Mayor Stephanie Miner finds herself once again at the center of a dispute over tax breaks for a Bob Congel-related building project, this time in the form of a proposed 252-room hotel adjacent to the expanded Destiny USA mall. But in this case, there is little the mayor can do to prevent the tax deal from going through.
Wednesday, Feb. 12, Miner declared her opposition to further tax breaks for Destiny, insisting that the 30-year tax break granted to the developer included a promise of a hotel which has not been delivered.
“Eighteen months ago,” she told the Syracuse New Times in a Feb. 12 telephone interview after announcing her decision, “I was told that the project was complete. They didn’t build the amenities that they promised, including a hotel, but they were going to keep the PILOT (payment in lieu of taxes agreement).
This time, however, the mall developer is circumventing the city by requesting the breaks through the Onondaga County Industrial Development Agency. OCIDA is authorized to grant tax concessions anywhere in Onondaga County, including in the city of Syracuse, even if the mayor and the common council object.”
“OCIDA,” said the mayor, “has authority to give a break on city taxes.”
This represents the second time in as many months that the city and the mayor have been left on the sidelines while development projects requesting public spending have been floated. A proposal for a sports stadium near downtown became public in December, but Miner was added to the conversation only after the idea became public.
Is the city being deliberately left out of these projects?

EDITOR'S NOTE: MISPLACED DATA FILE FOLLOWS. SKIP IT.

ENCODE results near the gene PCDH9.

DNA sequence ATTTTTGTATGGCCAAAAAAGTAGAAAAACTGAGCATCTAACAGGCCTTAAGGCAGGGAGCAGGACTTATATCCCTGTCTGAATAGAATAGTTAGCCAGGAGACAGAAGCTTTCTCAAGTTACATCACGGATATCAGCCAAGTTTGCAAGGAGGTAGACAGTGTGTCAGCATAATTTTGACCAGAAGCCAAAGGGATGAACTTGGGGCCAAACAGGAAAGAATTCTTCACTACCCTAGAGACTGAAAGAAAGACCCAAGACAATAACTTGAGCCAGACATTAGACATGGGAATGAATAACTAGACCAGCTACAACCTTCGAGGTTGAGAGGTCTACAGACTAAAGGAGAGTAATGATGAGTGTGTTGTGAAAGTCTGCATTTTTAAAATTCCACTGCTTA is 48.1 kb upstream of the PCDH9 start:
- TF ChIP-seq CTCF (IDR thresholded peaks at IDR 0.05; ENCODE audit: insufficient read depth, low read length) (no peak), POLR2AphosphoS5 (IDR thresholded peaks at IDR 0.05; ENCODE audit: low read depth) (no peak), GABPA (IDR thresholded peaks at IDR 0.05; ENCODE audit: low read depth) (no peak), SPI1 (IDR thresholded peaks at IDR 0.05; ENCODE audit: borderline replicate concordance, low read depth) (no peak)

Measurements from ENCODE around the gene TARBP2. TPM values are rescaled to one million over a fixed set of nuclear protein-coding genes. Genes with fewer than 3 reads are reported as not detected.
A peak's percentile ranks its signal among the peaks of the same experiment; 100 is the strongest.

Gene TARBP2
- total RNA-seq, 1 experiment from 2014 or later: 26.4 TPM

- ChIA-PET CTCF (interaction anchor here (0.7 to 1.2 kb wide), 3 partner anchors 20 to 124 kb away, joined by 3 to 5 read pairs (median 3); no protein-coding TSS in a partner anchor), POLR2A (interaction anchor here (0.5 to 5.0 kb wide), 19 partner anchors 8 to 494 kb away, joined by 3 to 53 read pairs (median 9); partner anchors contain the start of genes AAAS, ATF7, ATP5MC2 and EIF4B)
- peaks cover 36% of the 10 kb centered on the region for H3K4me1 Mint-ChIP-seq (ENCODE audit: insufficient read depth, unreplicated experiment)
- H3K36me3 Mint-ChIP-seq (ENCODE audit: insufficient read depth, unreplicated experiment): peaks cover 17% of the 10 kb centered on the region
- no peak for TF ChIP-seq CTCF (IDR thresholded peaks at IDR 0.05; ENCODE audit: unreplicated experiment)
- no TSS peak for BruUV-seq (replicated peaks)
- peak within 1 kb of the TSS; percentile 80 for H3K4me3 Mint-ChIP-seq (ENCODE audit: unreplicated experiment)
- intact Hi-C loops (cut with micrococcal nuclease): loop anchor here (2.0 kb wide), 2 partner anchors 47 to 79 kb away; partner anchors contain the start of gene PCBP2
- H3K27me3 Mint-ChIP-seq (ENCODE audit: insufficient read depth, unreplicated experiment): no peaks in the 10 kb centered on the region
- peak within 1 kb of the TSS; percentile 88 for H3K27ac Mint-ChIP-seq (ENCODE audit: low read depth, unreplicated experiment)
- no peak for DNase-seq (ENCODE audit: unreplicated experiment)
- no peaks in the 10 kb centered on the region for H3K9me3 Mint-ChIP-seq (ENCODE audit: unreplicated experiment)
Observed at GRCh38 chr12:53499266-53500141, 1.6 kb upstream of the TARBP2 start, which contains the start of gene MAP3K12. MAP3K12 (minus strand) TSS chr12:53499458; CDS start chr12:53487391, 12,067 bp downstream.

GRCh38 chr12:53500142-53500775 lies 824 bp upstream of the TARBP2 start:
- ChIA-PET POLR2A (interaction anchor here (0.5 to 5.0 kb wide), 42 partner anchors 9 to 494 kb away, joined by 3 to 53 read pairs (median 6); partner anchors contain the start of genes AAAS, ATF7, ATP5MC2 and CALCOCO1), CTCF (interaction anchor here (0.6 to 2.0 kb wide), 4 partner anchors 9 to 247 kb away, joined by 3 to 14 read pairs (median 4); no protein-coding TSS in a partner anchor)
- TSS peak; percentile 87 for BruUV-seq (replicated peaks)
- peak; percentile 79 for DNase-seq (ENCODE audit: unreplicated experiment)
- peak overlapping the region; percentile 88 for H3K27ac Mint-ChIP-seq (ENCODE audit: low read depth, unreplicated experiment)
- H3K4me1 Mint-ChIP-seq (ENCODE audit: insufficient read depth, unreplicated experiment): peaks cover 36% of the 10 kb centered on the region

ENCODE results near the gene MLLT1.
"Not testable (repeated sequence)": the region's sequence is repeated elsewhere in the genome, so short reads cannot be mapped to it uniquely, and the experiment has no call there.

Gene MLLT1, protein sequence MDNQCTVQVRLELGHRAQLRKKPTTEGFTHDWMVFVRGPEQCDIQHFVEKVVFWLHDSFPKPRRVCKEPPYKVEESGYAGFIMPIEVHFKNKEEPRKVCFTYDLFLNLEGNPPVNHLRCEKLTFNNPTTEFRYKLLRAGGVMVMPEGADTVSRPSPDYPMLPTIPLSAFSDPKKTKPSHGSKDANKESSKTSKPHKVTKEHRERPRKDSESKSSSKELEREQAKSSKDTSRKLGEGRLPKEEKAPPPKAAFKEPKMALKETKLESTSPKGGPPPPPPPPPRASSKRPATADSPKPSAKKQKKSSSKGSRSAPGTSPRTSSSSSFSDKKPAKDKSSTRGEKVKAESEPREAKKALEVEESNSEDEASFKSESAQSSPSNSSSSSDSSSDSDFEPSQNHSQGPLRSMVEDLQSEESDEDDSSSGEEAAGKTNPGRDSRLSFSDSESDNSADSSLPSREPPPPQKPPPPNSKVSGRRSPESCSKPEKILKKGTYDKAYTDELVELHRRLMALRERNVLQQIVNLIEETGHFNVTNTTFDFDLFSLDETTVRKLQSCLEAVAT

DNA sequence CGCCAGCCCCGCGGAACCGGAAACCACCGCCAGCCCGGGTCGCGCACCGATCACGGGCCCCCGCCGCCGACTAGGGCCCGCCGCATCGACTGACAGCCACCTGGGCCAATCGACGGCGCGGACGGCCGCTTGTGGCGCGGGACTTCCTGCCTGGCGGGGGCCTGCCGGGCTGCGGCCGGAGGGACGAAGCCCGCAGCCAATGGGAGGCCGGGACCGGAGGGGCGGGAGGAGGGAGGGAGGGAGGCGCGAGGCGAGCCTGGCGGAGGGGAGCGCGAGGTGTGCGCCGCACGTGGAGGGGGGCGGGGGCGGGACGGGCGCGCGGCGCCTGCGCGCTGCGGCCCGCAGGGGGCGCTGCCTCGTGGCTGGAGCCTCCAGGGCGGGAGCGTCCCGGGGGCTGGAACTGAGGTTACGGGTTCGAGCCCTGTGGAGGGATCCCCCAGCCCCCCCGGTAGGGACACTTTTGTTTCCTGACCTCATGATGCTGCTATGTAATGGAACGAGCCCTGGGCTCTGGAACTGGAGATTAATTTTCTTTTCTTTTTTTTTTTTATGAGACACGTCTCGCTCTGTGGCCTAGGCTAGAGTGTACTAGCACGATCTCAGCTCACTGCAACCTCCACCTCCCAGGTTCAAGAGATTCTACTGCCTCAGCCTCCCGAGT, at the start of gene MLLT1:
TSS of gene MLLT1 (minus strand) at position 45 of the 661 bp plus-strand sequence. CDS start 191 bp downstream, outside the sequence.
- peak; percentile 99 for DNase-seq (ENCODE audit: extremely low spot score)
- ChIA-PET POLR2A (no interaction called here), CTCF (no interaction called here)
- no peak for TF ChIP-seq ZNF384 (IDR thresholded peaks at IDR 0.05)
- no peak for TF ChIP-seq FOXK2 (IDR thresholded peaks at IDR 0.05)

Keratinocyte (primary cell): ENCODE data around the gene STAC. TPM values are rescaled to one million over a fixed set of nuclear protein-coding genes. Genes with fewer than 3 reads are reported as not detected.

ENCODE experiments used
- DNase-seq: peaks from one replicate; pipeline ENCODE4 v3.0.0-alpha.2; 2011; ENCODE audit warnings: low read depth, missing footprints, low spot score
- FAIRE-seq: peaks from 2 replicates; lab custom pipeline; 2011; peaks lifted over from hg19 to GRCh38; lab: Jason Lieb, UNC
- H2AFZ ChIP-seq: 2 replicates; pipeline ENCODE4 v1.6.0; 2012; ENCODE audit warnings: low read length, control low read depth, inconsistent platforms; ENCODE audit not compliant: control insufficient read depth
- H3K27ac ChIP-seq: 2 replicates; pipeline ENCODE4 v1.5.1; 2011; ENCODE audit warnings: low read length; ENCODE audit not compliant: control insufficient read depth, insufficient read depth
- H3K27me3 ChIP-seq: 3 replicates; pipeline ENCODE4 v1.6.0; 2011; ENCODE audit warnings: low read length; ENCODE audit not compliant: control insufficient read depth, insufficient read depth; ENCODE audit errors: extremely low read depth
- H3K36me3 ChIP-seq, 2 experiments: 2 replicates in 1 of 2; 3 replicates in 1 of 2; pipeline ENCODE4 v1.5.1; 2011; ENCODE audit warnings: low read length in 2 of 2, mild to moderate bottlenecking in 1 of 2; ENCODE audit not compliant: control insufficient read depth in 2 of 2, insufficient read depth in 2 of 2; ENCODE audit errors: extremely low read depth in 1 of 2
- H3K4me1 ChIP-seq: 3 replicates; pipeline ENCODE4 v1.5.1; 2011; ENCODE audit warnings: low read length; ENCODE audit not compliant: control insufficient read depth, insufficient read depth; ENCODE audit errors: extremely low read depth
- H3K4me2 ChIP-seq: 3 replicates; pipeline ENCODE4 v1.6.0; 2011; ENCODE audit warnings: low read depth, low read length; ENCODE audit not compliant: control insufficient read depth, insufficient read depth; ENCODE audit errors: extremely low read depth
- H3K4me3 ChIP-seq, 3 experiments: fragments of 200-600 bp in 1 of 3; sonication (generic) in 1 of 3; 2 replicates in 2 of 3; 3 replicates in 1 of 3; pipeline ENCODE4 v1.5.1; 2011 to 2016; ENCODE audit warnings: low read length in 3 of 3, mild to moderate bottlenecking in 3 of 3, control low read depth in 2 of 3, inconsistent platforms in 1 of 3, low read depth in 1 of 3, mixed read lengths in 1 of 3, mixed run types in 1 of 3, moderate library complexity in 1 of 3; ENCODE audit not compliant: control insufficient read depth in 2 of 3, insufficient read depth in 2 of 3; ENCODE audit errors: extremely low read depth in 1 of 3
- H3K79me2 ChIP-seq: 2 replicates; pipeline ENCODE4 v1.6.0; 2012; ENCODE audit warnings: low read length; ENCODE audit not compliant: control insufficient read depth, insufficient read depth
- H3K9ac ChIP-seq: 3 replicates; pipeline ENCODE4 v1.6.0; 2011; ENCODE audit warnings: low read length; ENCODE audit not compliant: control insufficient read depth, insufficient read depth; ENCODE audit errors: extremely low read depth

“Recently, there has been a different approach from some people,” Miner said. “Rather than going to the city, some people are using a different approach. It doesn’t benefit the public if you don’t involve the city. It’s better if you come to the city first, because the city has to be part of the project regardless.”
Asked who she meant by “some people,” Miner deferred. “I’d rather not,” she said, when asked to fill in the blanks.
But she said, “No, that would not be inaccurate” when asked if it would be inaccurate to fill in the blanks with “the university, the governor, Destiny.”
County Executive Joanie Mahoney has said publicly that she will wait for more details before deciding whether to support a tax deal for the proposed Destiny hotel.
Why didn’t Miner adopt a wait-and see attitude? Destiny has yet to put numbers to its request, but according to Miner, the developers told her counsel that they would be looking for an 18-year tax break totaling $20 million.
“She made the statement,” Alexander Marion, who speaks for the mayor, said in a phone interview Friday, Feb. 14, “because she had done her homework and she felt there had been public discussion and that was the appropriate time to comment.”
Miner confirmed that she has had no direct contact with Destiny officials.
“Their attorney reached out to my special representative to say they wanted a 252-room hotel on the northeast corner lot, and they were looking for benefits similar to other hotels: 18 years, like the Marriott downtown,” Miner said. “We ran an analysis based on a property value of $75 million. They would get a $750,000 mortgage filing tax waiver, save $4.5 million in sales tax, which is common. With a PILOT, they would be paying $3.2 million in taxes, compared to $17.4 million without a PILOT. That comes to $19.4 million, and we rounded up to $20 million.
“Where the evidence shows benefit to the public, we will provide benefits to developers,” Miner continued. “We’ve had record levels of economic development year after year. Look at the Inner Harbor, the Pike Block, downtown Marriott. People were saying five years ago that downtown was dead.”
Would a Destiny hotel ultimately bring in enough sales tax to offset a property tax break? “Let’s see the numbers,” Miner said. “Let’s see data, not just assume that there will be a benefit. I said the same about the stadium: I’m not for it or against it, I want to see the data.”
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